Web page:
Ricardo Arduengo / AFP / Getty Images
PORT-AU-PRINCE – This Saturday marked a week since the kidnapping in the capital of Haiti of 17 people, a group of American missionaries and their families, without the authorities having offered official information on the evolution of the case, which has already led to the resignation of the Chief of Police.
A week later, there was hardly any movement in the streets of Prince Port, where the fuel shortage adds to the population’s fear of becoming a victim of one of the indiscriminate kidnappings that have taken place for months, without the details of these events being disclosed, the same as in this case.
Neither the National Police nor the Government have made an institutional intervention to explain or confirm the data published by various local and foreign media to report on the abduction of the hostages, they are 16 Americans and one Canadian.
Missionaries are held back by the band 400 Mawozo, which asks for a ransom of 17 million dollars for the five children and twelve adults he has held captive since October 16, when the bus in which they were traveling after visiting an orphanage in the community of Ganthier, on the outskirts of the capital, he was intercepted by bandits.
All victims are members of the missionaries association Christian Aid Ministries, based in Ohio, in the midwest of USA.
The US embassy in Haiti is coordinating with local authorities to end the kidnapping, which is being investigated by the FBI, the White House reported two days after the abduction, making it clear that its policy is not to negotiate with whoever kidnaps its citizens and that the goal is to bring them home.
Also the Mounted Police of Canada He confirmed that he is working on this kidnapping case, the one that is receiving the most media attention of all the kidnappings that have occurred for months, whose victims are mainly Haitian citizens, although there are other foreigners in captivity.
400 Mawozo, one of the most dangerous gangs in Haiti, has been sowing terror in the suburbs of Port-au-Prince for years and controls part of the town of Ganthier, where the rapture occurred.
Recently, the gang has found its targets in churches and religious groups and another example of this is that in April it kidnapped ten people, including several religious, two of them French, who were released at the end of that month, a rape that precipitated their resignation. of the then prime minister, Joseph Jouthe.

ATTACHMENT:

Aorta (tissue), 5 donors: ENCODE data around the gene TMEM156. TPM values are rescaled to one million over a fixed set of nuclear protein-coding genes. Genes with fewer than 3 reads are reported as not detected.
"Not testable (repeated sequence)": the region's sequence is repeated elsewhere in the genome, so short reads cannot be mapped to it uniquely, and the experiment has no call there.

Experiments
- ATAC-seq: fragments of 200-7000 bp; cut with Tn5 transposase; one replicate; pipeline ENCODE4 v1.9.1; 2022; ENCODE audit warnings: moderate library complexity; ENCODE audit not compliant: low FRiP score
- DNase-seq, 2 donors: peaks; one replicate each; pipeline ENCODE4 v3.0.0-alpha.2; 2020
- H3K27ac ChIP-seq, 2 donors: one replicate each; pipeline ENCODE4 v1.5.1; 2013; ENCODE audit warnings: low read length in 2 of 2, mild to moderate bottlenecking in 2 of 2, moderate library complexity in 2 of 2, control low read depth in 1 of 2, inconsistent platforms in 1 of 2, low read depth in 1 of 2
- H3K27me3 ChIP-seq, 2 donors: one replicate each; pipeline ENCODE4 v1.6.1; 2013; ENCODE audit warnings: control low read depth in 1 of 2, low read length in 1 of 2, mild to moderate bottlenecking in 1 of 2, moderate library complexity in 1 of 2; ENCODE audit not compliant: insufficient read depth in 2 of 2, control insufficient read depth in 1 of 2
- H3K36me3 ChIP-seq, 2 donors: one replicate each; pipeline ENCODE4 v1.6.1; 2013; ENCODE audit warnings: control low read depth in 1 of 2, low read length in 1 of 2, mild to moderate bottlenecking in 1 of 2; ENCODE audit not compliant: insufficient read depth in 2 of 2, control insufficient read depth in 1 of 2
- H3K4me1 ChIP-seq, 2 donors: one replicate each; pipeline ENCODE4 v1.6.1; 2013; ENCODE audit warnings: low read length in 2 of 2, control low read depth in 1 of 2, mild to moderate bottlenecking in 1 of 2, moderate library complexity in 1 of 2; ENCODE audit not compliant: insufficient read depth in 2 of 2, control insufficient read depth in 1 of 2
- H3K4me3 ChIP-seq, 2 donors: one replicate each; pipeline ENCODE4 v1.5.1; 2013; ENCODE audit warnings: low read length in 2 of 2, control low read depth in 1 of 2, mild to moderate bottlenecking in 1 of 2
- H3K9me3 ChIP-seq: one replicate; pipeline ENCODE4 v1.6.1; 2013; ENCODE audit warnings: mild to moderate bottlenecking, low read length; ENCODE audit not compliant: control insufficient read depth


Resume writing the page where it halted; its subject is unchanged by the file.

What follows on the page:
This new case is, apparently, the trigger for the resignation of the director general of the National Police, Léon Charles, who had been in charge of the body since November 2020 and had to deal with one of the biggest waves of violence in recent years.
The outskirts of the capital have been hit hard by the action of gangs, whose clashes forced 19,000 people to leave their homes last June fleeing the violence.
Empty streets and warehouses
The vacuum they left seems to have now spread to the rest of the capital and the country, although the main reason is the shortage and cost of fuel, which keeps people in their homes and reduces commercial activity, leaving the markets with almost no public. most populous of Prince Port.
Those who can afford to travel by car find modest barricades burning in various parts of the city, such as Delmas 40, where the drivers dodged the two burning tires and the cement blocks placed on the road, another way of protesting the lack of energy and the crime that strangles the country.
Since the beginning of the year, there have been 747 kidnappings in the country, including 29 foreigners of three nationalities, according to him Center for Analysis and Research of Human Rights (Cardh), which warns of an “exponential” increase in kidnappings in the last two months.
The staff that the Haitian Police, near 15,000 agents, are insufficient to guarantee security in the country, according to a recent report by the HIM-HER-IT that Haiti should have a minimum number of 25,000 agents.
The police force will have to face a new national mobilization against fuel shortages and insecurity in the country, protests in which barricades, looting, burning of tires, fires and shootings are common in several neighborhoods of Prince Port.
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Eddie is an Australian news reporter with over 9 years in the industry and has published on Forbes and tech crunch.